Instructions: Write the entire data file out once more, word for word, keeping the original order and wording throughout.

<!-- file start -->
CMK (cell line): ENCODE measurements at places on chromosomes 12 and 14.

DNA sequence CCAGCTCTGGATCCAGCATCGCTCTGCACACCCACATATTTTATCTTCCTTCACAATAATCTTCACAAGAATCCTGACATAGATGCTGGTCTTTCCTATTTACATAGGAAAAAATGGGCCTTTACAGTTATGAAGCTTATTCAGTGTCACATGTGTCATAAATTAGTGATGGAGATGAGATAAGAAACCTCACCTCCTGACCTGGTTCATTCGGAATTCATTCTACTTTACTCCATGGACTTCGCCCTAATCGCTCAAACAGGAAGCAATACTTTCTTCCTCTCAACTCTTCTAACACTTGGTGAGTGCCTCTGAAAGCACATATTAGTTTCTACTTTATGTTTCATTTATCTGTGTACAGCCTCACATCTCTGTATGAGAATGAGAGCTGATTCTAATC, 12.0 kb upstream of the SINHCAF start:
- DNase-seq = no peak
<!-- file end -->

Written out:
CMK (cell line): ENCODE measurements at places on chromosomes 12 and 14.

DNA sequence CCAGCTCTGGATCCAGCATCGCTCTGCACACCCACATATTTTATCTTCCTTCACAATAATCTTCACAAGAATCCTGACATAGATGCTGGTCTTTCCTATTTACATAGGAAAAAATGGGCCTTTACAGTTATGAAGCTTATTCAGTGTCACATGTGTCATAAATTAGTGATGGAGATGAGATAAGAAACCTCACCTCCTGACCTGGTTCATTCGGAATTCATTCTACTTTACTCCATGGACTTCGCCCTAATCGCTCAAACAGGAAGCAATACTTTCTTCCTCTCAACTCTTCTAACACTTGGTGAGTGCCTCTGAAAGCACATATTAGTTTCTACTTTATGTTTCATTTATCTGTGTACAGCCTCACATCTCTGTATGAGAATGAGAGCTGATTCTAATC, 12.0 kb upstream of the SINHCAF start:
- DNase-seq = no peak